Page and Pollington started things off against a lively opening pair. Both were thankful that the more youthful and athletic bowler had bowed to seniority meaning some of his venom was removed by the strong headwind he had been asked to bowl into. Bowling of consistent high quality continued and the scoring pace remained far from modern as regular wickets fell. B.B. were thus left on a rather precarious 118-7 at lunch with Pollington having fallen shortly before the break after a top edge whilst poised on 49.
The only thing that stopped complete B.B. doom and gloom at lunch was the Côte du Pape (a good value Rhône just outside the famous official appellation), which Hilly kindly produced and the fact that a determined Regan and Richardson were now at the crease and had not been seen to touch a drop of the wine. Cornwallis and Whyte were also left to follow them, with the latter looking to be timing his arrival from Lewes perfectly for the no. 11 berth...if not the lasagne and profiteroles.
BB's hope, and the need to consider a declaration, increased after the break with Regan and Richardson looking comfortable and scoring more freely. By 40 overs they had admirably rescued the situation to a more respectable 200 and soon after completed a match turning and emphatic 100 partnership. However, whilst the hope returned, the need for a declaration did not. Richardson was bowled soon after for 46 before Cornwallis got himself out caught and stumped in the same ball and Whyte thought safest to leave a ball that cut back and took his middle stump. This left the indomitable Regan stranded on 62 and B.B. all out for 233 with no real idea of par.
The wind had by now died a little and conditions had become rather more humid. This produced some treacherous late swing for Richardson and Cornwallis who had taken the dark, new Readers ball. Both bowled superbly against the Seagull’s top order batsmen who had shown early indications of some class with a spattering of meaty cover drives and deft glances. Perhaps as a result of being a bit too expansive for such swinging conditions, the Seagulls were reduced to 43-4 at tea with the final wicket from Cornwallis a particularly aggressive in-swinger which skittled the off stump accompanied by a loud and unexpected roar from his Hon.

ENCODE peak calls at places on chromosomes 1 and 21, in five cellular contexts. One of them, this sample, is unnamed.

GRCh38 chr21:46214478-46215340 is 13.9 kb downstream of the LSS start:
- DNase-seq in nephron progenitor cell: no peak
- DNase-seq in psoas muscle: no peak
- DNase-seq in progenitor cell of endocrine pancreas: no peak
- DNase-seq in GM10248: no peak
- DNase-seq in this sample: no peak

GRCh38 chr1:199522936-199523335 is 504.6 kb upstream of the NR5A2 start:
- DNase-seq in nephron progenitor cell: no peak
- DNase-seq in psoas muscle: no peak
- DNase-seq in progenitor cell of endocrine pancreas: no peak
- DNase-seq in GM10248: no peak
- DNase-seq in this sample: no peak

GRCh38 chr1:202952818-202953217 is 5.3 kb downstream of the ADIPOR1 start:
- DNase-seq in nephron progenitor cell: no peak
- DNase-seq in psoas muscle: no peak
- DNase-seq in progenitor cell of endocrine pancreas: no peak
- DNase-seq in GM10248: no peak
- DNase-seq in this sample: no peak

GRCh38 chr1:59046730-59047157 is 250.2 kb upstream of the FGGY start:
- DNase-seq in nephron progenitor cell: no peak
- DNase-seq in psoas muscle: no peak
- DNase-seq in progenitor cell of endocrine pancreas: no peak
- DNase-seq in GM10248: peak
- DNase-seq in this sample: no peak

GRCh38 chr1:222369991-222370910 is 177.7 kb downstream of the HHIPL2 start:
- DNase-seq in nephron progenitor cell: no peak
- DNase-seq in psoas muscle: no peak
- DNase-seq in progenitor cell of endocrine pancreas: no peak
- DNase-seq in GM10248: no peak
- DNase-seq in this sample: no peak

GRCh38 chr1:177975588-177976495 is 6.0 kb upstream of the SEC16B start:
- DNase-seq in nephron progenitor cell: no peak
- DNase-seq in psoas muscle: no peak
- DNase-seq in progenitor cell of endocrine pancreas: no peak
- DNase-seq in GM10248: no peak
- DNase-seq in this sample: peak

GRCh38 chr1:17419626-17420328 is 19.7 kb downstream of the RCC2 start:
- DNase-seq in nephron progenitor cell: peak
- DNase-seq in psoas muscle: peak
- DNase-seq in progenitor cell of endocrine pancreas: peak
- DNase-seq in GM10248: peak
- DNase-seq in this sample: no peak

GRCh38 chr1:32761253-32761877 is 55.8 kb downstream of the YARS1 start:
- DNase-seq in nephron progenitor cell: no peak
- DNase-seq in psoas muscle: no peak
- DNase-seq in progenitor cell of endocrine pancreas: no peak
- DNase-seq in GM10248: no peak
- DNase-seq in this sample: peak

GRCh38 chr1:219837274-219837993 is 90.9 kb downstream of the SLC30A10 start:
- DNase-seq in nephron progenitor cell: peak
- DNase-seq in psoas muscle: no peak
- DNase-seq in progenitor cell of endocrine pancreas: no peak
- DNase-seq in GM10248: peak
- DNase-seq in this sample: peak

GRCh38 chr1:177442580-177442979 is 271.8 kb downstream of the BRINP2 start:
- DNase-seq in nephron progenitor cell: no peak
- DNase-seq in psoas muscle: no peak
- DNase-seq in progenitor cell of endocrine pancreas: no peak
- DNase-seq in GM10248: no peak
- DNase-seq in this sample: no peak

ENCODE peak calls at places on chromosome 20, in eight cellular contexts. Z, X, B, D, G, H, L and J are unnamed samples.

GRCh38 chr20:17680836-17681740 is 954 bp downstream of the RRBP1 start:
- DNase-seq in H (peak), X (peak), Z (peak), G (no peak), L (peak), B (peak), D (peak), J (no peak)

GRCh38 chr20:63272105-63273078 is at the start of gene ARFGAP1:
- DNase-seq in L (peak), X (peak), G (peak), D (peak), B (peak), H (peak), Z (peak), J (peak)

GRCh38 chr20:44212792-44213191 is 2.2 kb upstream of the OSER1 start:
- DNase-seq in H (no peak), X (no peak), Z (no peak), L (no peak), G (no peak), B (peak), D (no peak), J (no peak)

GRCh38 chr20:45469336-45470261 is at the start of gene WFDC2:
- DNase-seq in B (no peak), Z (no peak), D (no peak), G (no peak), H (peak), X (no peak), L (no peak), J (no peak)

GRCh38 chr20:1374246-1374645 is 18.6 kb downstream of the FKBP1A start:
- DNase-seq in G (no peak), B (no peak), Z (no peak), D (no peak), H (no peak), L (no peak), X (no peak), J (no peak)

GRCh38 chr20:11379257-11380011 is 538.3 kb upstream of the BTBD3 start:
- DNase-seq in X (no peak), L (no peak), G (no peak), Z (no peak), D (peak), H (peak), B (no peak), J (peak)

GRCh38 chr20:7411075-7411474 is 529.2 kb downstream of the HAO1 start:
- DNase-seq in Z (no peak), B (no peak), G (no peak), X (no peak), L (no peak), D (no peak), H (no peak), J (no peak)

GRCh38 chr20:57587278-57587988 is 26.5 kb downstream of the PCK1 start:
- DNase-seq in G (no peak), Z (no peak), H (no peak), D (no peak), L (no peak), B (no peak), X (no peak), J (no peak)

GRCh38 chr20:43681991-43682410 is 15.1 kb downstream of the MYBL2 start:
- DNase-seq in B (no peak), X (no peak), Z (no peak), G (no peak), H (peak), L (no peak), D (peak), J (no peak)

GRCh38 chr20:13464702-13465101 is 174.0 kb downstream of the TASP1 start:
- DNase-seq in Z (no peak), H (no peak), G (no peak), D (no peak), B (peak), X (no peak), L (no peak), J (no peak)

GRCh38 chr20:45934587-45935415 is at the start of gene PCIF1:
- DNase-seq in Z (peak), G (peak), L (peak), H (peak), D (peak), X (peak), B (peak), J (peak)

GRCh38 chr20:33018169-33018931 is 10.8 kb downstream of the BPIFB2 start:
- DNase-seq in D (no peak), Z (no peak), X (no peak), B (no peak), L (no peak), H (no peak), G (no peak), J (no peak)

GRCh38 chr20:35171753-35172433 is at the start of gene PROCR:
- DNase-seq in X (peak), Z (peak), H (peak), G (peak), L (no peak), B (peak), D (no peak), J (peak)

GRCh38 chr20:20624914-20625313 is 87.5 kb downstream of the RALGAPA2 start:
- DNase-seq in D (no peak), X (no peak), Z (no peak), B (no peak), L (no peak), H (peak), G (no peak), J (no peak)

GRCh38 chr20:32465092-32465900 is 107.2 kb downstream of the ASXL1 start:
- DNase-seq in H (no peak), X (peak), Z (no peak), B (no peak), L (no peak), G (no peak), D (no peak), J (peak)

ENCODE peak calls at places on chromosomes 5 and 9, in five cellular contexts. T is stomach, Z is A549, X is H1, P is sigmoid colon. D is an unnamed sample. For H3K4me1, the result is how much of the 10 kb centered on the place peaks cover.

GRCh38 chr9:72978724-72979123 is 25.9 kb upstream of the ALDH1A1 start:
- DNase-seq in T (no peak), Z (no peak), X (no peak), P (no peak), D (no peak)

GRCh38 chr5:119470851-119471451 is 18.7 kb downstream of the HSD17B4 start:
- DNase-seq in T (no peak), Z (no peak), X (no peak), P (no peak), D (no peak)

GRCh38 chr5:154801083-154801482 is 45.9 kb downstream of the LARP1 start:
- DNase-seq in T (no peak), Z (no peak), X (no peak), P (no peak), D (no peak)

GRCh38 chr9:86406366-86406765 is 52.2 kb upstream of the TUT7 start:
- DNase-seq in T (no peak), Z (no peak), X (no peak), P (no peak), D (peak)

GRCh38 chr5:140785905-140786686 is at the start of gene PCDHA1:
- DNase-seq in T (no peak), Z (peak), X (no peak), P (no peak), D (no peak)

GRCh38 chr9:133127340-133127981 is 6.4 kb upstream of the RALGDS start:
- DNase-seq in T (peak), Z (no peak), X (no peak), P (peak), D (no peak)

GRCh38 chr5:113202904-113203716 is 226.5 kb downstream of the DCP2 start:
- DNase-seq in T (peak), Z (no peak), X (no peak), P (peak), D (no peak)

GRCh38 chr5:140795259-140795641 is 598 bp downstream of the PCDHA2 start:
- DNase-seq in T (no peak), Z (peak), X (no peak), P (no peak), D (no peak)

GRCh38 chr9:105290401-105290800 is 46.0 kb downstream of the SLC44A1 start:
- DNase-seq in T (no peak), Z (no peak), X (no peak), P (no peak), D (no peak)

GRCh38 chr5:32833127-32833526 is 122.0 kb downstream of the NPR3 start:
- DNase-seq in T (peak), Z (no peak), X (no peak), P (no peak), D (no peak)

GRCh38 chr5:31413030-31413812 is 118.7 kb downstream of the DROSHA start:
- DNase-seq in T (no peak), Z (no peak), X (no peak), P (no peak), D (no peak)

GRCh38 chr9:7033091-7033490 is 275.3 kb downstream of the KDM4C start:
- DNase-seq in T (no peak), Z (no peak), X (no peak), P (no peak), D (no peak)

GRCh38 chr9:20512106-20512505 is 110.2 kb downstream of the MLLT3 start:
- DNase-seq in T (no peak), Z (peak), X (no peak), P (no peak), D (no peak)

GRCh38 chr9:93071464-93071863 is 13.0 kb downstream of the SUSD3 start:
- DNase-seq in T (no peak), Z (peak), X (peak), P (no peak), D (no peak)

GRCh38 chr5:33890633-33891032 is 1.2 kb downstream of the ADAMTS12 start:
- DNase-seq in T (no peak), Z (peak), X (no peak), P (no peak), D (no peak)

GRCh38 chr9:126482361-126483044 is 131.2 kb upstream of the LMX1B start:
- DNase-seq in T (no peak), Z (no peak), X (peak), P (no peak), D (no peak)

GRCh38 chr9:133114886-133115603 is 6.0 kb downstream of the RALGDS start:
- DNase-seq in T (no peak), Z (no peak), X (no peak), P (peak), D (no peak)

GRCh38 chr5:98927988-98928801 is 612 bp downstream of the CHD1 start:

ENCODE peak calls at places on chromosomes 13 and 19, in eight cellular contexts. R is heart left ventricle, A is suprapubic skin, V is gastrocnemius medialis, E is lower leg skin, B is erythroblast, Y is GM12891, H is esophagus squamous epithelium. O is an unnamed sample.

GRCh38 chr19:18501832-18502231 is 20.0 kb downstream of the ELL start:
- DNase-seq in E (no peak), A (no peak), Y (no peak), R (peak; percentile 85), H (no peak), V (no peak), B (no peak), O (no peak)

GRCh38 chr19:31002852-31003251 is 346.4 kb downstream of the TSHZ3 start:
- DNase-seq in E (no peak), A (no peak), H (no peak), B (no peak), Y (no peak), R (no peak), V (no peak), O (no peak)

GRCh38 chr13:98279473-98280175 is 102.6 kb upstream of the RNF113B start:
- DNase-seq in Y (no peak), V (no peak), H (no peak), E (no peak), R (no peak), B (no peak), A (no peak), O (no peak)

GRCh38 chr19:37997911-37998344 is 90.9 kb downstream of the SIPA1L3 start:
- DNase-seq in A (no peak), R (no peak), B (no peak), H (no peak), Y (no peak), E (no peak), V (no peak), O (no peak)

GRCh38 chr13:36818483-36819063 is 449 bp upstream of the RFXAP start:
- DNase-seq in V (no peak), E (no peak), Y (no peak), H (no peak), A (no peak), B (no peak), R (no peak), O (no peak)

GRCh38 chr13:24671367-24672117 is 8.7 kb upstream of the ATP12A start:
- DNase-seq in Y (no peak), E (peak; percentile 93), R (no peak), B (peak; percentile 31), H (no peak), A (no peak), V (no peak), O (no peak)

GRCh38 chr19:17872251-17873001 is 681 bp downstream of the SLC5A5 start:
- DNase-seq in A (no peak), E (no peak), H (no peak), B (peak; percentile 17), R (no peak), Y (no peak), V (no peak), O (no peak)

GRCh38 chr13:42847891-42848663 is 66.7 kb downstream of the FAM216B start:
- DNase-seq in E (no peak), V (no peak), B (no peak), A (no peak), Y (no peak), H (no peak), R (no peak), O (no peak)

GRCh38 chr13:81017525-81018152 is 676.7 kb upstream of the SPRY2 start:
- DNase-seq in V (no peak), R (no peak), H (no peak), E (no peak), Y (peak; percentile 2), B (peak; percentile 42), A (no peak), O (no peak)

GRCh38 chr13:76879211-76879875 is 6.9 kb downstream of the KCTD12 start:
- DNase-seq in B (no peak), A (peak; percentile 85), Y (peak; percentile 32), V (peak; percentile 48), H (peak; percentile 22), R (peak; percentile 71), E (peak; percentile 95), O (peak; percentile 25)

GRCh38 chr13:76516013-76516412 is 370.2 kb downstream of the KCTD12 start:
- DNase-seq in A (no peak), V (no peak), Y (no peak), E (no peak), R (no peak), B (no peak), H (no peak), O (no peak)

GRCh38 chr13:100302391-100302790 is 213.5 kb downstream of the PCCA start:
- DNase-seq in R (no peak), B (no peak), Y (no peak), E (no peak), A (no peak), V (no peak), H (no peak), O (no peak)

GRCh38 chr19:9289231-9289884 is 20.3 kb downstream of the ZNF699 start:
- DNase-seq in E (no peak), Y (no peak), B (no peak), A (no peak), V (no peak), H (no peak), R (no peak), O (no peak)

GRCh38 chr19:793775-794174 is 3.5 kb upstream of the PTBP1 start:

B.B. had the Seagulls firmly on the ropes as the game entered the final session and the Brethren returned from their tea well fed and ready to go for the jugular. Brother's Regan, Baird and Hill played a rotating and supporting role in achieving this as Cornwallis continued his energetic disruption of their batting line-up from the far end. As Cornwallis claimed his fifth wicket in ten overs, the Seagulls appeared to have entered an irreversible nose dive at 57-6, which was only confirmed further by a somewhat dubiously granted LBW appeal by brother Hill to dismiss their captain.
Having reached 100 with 7 wickets down, the Seagulls score looked to mirror that of the B.B. earlier in the day. Whilst the tail couldn't possibly boast the talent of B.B's and the game looked safe, overs were in shortening supply as the countdown from 5.30pm was now well under way with victory tantalisingly close. Brother T Page's languid leg spin was therefore called upon to try and break a partnership developing between Hadcock H, their last remaining top order batsman now on 42 and his brother, Hadcock L who had joined him at the crease. It took one ball...a half tracker which was hit high into the now brighter Torry Hill sky with a pumped up Cornwallis waiting underneath. Despite a running commentary as to the difficulty of the catch from the fielder in question as the ball towered above him, the ball was held. Two balls later and ball was back in Cornwallis's hands after an even more impressive catch diving forwards to remove the other brother. With this the drama all but ended with Regan claiming the last man LBW and B.B. claiming an emphatic 102 run victory in this inaugural and most enjoyable fixture.
Ale was taken after the game at the Chequers in Doddington in what had turned into a balmy and bright Summer's evening.